ANAHEIM, Calif. — Walking around Robert Holton's Anaheim gallery is like seeing all of your favorite brands, teams, and iconic signs in one place.
While he's painted for businesses recognized worldwide, as the pandemic began impacting his favorite local spots, he chose to use his unique drizzle, tactile style to paint their logos.
"A few of my friends saw what I was painting, and they go, 'Hey, how about a print?' I go, 'Yeah, a print would help bring some of that restaurant vibe into your home or something. More so, though, how can I help the restaurants? Well, we need to support especially the smaller restaurants in any community, wherever you're from. Support the smaller restaurants. Help them keep moving forward in any way," Holton said.
Holton's business has taken a huge hit since the pandemic began. He'd typically participate in the Sawdust Festival for over 80 days out of the year and other beach shows. Over the past 12 months or so, his shows have either been affected by the pandemic or canceled altogether. Holton has seen businesses — restaurants in particular — struggle the same way his business has. It gave him an idea. He decided to paint their logos and sell the small, 11-by-14-inch canvasses for $60 and donate $10 from each sale back to the restaurant.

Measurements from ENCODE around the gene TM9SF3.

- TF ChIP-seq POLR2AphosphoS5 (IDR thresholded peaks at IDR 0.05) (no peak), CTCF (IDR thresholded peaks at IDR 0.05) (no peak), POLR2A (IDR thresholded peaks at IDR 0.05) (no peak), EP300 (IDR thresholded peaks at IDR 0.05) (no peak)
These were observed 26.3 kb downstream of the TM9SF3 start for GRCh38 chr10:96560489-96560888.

"Hopefully they can give them to their, give a few dollars to their staff, you know the waiters and wait staff. Nobody's making the money they used to. How is everybody surviving? So, I think a little bit goes a long way," Holton said.
Holton was diagnosed with multiple sclerosis eight months ago, damaging nerves between his brain and his body. He now relies on a cane to get around.
"I think especially now with what we're going through, it's helped me to realize, and my wife also, that every day is a gift," Holton said.
He's using that gift to give back to his favorite local spots, like Mama Cozza's on Ball Road.
Frank Cozza's dad was an Anaheim police officer and started the restaurant. He and sisters have since taken it over, and it's family-owned businesses like theirs that Holton is hoping to help out the most.
"The sign has been up since, goodness, the 1970s, so it's nice to have that, and then people go, 'I want something from the past, and I want to have it in my house,'" Cozza said.
Holton didn't always paint signs. He used to make them. His art studio is behind the sign shop he owned for three decades. Today his son runs it.
While he waits for the pandemic to end, Holton continues to find peace in his prints.
"We all see there's a light at the end of the tunnel, but just gotta get through this tunnel," he said.